As I mentioned in the first post in this series, I want to highlight some of the comments that have been left on my blog posts during the past week. Hopefully, this will give more visibility to some of the reasons that I love blogging â€“ dialog and interaction.
Once again, there were so many great comments on this blog that it was next to impossible to choose only a few to highlight. Next to impossible… but not impossible. So, here are a few comments that I think more people should read.
Do you think itâ€™s really possible to submit to someone even though we disagree with them â€“ if we are disagreeing with them because theyâ€™re wrong? After all, if the person in question is promoting sin, for example, letâ€™s say the elders of a fellowship start teaching the church to steal, God would never expect us to submit to them or to their teaching when we know that what they want us to submit to is sinful.
Hence, the Bible only expects Godâ€™s people to submit to those who are living godly lives, weâ€™d be crazy to submit to everyone, when we know that not everyone in the fellowship is preaching truth. God never told us to bow down to error.
As far as the dealing with differences issue which IS the point of the post, we have over the course of the last year met with the church in all sorts of context. In some the women cover and do not teach. In others, where we are currently for example, the women donâ€™t cover and do some of the teaching. While my wife and I are of one mind on this matter we still gladly fellowship with others of a different view even though we consider this an important issue because after all they are my brothers and sisters in Christ. What unites us trumps what doesnâ€™t. My wife feels free to cover and likewise elects not to teach but we donâ€™t break fellowship with those who believe otherwise.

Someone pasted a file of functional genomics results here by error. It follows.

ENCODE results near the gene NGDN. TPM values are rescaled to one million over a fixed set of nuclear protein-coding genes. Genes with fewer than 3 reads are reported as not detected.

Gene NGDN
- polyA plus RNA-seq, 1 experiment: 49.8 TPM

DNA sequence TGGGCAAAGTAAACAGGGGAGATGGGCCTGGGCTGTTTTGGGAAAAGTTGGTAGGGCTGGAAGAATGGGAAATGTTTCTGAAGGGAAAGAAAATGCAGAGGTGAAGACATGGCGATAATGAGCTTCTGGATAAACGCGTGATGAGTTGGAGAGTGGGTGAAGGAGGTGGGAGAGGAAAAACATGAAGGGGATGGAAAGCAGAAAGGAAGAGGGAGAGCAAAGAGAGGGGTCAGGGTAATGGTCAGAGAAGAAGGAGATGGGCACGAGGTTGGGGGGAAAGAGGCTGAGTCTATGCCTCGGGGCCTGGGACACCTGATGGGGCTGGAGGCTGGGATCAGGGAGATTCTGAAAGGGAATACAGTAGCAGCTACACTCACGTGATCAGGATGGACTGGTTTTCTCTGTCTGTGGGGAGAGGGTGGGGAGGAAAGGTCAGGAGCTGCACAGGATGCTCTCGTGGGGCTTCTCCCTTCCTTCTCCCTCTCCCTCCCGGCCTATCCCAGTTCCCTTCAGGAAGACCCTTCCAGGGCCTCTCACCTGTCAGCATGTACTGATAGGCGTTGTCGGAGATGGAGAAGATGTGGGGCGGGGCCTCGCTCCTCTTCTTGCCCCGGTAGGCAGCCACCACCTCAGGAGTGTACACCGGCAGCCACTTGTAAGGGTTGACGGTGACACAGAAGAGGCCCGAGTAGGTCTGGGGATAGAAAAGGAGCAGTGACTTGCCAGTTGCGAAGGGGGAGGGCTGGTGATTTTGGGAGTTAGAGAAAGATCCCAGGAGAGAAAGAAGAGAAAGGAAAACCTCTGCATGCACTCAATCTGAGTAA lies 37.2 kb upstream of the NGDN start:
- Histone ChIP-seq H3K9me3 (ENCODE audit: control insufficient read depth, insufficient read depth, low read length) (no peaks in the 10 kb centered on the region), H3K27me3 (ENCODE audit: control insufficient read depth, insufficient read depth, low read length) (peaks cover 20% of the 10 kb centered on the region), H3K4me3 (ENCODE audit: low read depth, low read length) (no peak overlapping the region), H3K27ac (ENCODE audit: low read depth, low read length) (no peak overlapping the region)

Aussie John left a great comment and example on my post “People recognize shallow relationships among the church“:
The survey speaks volumes about the reasons why people â€œattend churchâ€.
One statement was particularly interesting to me: â€œA welcoming community makes it a positive experience for the entire congregation and visitorsâ€, reminding me of a time when my wife and I were given the opportunity to be with a Greek speaking congregation.
We understood very little, of what was said, but we left that meeting blessed more than ever before,or since,with a sense of Jesus Christ in the midst. Without doubt, they were family whose genuine love for one another,and for we, whom they had never met,was palpable.
That was a one off experience, of what the centurion Cyrus was speaking of when he said, â€œI cannot understand these people of the Way. They love one another, even before they meetâ€.
I also really appreciate this comment by Scott on my post “Which book of the New Testament do you wish you understood better?“:
I taught through this book over a period of a year and a half from a dispensational perspective. About halfway through I began to wonder if this was the right approach to the book, but it is all I was ever taught. Studying it for myself opened up new questions for me.
I have studied the various views but have not had enough time to really consider where I land. So Iâ€™d like to really understand Revelation better.